Q2. When writing IEP goals after an FBA has been conducted, is it required to develop goals for both increasing a replacement behavior and decreasing the problem behavior?

To my knowledge, there is no requirement for this. Be sure to check your state law/regulations. However, it is good practice to ensure that staff focus on appropriate/replacement behaviors.

Q3. When a student is being placed out of district, does the referring district need to conduct the FBA before the placement occurs? Sometimes we (placement) receive an FBA but it is very outdated.

Again, to my knowledge, there is no requirement for this. Be sure to check your state law/regulations. It would be best practice under the LRE to ensure that all supports and services have been attempted before moving the student to a more segregated setting. An FBA and appropriate BIP would be one such example of supports/services.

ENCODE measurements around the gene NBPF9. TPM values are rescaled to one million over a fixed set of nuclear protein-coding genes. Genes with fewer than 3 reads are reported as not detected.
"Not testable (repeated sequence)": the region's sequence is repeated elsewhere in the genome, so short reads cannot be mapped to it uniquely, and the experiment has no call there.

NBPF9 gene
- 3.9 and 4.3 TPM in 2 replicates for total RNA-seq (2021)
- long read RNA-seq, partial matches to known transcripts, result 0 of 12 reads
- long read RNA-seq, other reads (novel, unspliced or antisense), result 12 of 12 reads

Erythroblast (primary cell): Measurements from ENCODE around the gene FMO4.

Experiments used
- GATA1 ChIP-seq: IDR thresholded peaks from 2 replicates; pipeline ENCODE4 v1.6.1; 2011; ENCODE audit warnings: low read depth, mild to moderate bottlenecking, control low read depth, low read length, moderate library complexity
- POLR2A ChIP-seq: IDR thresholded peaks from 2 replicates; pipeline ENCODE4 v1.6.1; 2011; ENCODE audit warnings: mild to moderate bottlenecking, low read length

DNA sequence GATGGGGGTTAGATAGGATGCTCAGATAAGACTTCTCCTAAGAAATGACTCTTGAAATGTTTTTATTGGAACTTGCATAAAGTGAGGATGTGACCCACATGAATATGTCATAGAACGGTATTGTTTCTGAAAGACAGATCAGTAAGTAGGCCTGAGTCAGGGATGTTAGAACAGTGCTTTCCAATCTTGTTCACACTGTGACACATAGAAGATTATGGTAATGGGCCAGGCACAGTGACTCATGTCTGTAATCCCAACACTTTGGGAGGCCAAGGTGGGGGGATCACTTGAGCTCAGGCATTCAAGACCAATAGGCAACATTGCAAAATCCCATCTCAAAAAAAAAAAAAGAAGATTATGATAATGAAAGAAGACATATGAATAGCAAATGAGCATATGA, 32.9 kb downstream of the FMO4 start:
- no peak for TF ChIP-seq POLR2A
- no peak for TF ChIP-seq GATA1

Q4. I work for an Intermediate Unit. Districts contract a specific number of hours that they will need for me to consult in their districts. To be clear, consent for all consults/observations?

Who is your client? Who is the PRIMARY beneficiary of your services? If you are observing in a CLASS and you are providing consultation to the teacher, the teacher is your primary beneficiary of services. Your contract is with the district and the teacher is giving assent/consent to your services. The second you begin focusing on Johnny’s behavior or Suzy’s behavior, the individual child becomes your PRIMARY beneficiary of services. The teacher and paras are the secondary beneficiary of services. That child is a MINOR. His parents deserve to consent to your services. Under your BACB Code of Ethics, you need to have a contract for services (the IEP serves as a contract. Without an IEP or 504, you have no contract). You also need written consent to assess Johnny or Suzy. What is an observation of Johnny and Johnny’s behavior if it is not an assessment? And you need to work with the parents as part of the assessment process.